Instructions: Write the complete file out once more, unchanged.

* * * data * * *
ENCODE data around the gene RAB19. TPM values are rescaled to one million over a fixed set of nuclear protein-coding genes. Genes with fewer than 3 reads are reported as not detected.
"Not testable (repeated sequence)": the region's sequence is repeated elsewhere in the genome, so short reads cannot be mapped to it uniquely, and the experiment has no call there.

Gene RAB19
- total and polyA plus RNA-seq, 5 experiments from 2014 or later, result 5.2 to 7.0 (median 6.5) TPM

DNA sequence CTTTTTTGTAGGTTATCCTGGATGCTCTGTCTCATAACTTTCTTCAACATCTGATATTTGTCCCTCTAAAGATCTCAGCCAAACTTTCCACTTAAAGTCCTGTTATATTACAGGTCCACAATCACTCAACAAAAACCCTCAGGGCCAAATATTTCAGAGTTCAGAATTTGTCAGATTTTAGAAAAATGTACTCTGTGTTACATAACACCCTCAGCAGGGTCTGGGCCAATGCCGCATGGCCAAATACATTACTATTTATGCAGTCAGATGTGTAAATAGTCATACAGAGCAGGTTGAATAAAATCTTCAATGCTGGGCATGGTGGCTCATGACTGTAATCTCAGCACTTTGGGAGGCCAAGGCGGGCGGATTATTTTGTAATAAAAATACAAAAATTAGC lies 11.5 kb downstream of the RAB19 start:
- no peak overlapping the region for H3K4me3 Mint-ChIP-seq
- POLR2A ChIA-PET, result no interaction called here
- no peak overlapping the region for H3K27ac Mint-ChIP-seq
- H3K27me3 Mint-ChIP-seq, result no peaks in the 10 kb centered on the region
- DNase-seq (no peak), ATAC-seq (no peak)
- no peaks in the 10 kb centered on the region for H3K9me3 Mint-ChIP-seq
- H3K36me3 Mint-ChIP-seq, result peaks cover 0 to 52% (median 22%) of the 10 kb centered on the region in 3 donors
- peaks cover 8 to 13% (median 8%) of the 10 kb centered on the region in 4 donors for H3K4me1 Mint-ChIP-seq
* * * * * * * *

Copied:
ENCODE data around the gene RAB19. TPM values are rescaled to one million over a fixed set of nuclear protein-coding genes. Genes with fewer than 3 reads are reported as not detected.
"Not testable (repeated sequence)": the region's sequence is repeated elsewhere in the genome, so short reads cannot be mapped to it uniquely, and the experiment has no call there.

Gene RAB19
- total and polyA plus RNA-seq, 5 experiments from 2014 or later, result 5.2 to 7.0 (median 6.5) TPM

DNA sequence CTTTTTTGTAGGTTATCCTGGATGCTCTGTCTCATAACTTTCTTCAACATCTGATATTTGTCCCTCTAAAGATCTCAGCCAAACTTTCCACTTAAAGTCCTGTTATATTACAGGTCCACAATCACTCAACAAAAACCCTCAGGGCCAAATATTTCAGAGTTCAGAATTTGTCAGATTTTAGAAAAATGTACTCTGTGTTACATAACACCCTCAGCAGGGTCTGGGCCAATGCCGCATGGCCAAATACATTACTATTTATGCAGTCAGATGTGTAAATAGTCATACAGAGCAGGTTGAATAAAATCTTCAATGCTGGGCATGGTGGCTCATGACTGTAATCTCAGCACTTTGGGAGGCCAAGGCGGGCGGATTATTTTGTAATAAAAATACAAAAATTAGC lies 11.5 kb downstream of the RAB19 start:
- no peak overlapping the region for H3K4me3 Mint-ChIP-seq
- POLR2A ChIA-PET, result no interaction called here
- no peak overlapping the region for H3K27ac Mint-ChIP-seq
- H3K27me3 Mint-ChIP-seq, result no peaks in the 10 kb centered on the region
- DNase-seq (no peak), ATAC-seq (no peak)
- no peaks in the 10 kb centered on the region for H3K9me3 Mint-ChIP-seq
- H3K36me3 Mint-ChIP-seq, result peaks cover 0 to 52% (median 22%) of the 10 kb centered on the region in 3 donors
- peaks cover 8 to 13% (median 8%) of the 10 kb centered on the region in 4 donors for H3K4me1 Mint-ChIP-seq